Research aims to understand and treat muscle loss
Marco Brotto, the George W. and Hazel M. Jay Professor in the College of Nursing and Health Innovation, has a straightforward formula for research success.
"I have this motto that collaboration is better than competition,” says Dr. Brotto, who joined UTA in August 2015. “You need different expertise coming from different points of view to tackle complex health problems.”
Brotto’s leadership exploring muscle and bone physiology as it relates to conditions such as osteoporosis and sarcopenia, or the natural loss of muscle mass in aging, has garnered international recognition.
He’s won grants from the National Institutes of Health, the American Heart Association, the Robert Wood Johnson Foundation, Abbott Nutrition, and Brazil’s major funding agencies, and he has published more than 90 studies in prestigious journals such as The Aging, Journal of Cell Biology, Proceedings of the National Academy of Sciences, and Nature Cell Biology.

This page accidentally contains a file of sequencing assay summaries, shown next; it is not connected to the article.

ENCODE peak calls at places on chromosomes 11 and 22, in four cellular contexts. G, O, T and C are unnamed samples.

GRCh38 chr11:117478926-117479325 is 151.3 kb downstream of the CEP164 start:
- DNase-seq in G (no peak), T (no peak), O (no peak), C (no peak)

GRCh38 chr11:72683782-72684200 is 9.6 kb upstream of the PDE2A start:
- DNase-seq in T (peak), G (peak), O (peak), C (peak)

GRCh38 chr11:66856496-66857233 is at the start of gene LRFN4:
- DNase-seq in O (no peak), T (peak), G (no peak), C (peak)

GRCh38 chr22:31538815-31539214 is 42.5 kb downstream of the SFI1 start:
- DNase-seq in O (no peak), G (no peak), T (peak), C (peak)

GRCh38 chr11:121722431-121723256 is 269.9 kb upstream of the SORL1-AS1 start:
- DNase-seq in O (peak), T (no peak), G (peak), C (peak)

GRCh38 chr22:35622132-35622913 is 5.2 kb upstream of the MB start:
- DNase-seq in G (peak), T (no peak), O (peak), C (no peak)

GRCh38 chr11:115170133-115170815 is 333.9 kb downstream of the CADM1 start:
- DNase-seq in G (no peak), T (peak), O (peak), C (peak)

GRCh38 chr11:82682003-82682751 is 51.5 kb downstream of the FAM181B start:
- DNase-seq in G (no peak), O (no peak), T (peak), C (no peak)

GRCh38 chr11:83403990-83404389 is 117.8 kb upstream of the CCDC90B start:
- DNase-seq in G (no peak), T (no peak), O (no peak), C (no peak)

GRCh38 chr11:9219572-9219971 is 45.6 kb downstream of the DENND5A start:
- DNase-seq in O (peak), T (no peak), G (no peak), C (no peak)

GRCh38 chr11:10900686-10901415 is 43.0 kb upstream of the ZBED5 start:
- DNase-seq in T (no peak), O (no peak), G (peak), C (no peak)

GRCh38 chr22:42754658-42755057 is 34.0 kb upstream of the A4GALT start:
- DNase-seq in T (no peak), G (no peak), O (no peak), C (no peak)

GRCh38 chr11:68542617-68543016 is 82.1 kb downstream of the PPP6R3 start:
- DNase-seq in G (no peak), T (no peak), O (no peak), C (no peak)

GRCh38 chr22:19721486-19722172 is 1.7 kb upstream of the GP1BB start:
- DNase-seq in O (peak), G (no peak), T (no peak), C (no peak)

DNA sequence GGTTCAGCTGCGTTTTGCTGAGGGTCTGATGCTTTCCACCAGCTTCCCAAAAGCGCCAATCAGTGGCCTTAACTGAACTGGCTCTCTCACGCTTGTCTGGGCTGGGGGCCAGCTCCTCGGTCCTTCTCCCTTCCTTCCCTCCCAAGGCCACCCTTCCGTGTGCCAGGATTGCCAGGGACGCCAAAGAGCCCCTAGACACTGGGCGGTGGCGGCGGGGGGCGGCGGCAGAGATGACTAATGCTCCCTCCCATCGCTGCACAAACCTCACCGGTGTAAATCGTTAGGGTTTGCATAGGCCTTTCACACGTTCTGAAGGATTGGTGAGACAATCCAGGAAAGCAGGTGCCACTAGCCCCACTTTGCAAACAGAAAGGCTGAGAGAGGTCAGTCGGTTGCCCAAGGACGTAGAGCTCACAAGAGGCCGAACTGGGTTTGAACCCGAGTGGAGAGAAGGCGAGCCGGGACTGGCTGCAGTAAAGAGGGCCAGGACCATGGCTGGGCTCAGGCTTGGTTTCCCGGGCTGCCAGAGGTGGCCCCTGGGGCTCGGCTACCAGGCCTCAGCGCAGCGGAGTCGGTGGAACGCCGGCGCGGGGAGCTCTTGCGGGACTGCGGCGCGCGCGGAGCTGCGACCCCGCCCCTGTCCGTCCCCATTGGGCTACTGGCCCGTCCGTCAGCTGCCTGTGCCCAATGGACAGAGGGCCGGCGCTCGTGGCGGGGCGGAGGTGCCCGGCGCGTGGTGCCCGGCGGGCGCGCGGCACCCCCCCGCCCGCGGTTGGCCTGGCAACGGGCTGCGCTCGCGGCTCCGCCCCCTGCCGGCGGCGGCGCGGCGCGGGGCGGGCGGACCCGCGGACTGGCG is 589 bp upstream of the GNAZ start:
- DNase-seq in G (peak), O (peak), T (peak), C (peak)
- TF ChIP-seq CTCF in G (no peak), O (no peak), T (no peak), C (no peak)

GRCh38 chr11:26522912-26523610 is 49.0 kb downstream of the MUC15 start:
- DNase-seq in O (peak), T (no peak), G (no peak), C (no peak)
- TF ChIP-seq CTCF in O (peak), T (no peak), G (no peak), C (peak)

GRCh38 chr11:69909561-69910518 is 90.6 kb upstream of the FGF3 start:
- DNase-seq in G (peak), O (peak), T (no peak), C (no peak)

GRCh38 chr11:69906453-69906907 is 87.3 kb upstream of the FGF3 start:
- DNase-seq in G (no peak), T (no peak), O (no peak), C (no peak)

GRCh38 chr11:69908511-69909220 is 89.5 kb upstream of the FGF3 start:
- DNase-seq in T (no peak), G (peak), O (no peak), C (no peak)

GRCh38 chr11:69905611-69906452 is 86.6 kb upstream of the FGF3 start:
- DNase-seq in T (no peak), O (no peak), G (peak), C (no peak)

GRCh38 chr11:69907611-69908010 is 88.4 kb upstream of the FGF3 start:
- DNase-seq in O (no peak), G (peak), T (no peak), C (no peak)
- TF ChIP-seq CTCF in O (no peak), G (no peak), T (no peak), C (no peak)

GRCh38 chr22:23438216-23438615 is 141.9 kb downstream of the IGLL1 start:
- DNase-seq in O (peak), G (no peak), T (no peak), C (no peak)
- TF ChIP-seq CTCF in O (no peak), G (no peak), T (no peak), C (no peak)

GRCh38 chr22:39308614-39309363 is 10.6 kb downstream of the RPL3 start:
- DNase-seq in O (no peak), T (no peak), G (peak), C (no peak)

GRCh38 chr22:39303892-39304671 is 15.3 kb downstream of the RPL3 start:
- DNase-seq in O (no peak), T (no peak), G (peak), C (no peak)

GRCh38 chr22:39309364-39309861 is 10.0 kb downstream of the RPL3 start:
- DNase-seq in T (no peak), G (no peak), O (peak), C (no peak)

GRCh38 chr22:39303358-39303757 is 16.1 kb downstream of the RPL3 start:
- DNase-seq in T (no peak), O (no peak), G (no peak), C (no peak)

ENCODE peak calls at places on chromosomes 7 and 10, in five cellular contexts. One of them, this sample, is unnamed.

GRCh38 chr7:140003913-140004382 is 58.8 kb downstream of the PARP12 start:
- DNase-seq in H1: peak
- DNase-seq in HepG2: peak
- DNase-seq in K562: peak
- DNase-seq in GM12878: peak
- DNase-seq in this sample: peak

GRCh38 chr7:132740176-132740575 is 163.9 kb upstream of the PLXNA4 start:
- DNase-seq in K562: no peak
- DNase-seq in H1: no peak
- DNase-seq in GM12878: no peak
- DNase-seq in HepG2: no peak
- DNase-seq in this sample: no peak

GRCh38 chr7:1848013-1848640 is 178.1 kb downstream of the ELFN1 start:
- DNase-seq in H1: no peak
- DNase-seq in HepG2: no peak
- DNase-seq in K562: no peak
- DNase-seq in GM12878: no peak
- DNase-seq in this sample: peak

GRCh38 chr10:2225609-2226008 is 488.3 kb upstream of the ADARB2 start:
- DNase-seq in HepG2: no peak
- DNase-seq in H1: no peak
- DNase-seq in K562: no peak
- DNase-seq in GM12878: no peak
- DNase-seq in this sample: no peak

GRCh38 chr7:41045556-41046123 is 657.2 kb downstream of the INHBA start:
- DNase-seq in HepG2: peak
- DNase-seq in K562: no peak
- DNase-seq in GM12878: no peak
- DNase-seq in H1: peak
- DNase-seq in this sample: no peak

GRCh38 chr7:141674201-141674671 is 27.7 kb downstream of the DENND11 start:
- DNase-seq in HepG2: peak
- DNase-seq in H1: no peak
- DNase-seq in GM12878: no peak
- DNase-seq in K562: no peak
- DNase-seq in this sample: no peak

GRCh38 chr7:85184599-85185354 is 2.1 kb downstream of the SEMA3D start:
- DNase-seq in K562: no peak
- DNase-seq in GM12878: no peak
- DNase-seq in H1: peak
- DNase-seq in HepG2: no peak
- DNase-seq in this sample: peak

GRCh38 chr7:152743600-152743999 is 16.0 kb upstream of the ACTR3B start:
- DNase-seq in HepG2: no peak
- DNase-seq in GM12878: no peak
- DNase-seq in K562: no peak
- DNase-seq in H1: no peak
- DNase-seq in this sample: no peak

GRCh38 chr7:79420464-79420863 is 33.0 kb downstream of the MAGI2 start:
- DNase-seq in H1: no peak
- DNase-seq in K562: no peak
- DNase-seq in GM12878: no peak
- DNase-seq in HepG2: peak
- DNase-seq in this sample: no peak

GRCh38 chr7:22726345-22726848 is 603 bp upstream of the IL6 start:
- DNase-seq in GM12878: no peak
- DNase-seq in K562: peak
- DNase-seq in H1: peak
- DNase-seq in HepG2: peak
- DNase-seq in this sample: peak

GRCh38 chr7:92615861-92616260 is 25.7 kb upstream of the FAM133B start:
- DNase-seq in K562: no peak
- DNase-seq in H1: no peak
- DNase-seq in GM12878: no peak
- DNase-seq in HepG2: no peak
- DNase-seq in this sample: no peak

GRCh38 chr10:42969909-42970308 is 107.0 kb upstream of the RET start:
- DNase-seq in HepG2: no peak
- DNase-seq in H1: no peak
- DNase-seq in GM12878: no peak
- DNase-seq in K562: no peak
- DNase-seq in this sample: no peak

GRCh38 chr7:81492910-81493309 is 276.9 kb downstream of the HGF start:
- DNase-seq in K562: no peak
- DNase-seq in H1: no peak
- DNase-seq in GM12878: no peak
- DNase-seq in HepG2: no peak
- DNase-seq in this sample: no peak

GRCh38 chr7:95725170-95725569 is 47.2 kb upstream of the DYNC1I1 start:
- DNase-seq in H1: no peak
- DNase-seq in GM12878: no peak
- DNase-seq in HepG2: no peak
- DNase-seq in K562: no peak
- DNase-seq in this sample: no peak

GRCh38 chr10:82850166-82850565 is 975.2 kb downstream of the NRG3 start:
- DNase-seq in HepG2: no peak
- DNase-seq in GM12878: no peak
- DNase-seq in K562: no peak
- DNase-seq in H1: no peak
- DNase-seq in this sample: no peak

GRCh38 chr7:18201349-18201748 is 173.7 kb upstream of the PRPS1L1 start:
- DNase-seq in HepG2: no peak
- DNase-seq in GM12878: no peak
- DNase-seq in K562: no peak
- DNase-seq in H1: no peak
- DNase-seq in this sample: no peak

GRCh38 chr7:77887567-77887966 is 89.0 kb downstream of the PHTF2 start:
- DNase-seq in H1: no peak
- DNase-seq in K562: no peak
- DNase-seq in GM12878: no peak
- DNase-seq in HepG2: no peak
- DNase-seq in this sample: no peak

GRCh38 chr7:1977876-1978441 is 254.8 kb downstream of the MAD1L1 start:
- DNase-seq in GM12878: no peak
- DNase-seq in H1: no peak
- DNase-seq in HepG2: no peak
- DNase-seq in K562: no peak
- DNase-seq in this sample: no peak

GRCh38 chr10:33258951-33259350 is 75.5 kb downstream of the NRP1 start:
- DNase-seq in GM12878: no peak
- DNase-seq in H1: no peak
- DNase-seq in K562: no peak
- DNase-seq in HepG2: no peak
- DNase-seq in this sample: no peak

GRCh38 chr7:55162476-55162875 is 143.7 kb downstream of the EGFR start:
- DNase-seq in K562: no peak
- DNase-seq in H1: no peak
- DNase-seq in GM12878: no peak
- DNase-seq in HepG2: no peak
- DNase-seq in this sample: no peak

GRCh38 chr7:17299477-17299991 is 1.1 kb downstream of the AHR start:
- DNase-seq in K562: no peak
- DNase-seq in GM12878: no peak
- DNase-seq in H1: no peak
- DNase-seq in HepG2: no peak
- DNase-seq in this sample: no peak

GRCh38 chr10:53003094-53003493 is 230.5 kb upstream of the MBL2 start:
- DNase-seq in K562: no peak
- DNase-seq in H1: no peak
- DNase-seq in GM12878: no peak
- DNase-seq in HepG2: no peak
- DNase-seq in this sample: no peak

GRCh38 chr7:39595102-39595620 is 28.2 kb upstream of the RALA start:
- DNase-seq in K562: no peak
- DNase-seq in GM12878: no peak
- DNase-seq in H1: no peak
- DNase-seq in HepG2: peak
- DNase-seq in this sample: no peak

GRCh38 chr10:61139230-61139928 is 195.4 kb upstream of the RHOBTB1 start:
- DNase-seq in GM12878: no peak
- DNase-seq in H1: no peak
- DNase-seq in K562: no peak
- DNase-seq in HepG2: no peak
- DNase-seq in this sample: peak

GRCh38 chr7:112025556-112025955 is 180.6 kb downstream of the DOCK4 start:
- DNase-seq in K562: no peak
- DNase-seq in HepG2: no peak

Brotto also is director of Muscle and Bone Collaborative Sciences at UTA and director of the Ph.D. in Nursing program.
Research that changes lives by improving human health motivates Brotto and the seven members of his laboratory. One of their most notable projects is an $8.5 million National Institute on Aging grant with leading U.S. bone cell biologists.
The five-year project has already increased understanding of how bones release factors (lipids and proteins that work as local hormones) that influence muscles and vice versa, as well as other vital organs. Unraveling such basic biochemical interactions could go a long way toward helping the 1.7 billion people worldwide suffering from musculoskeletal disorders.
“If we can identify these factors, then we can target specific disease pathways, and maybe we can tailor better interventions,” says Brotto.
Marco Brotto, the George W. and Hazel M. Jay Professor of Nursing, is director of Bone and Muscle Collaborative Sciences.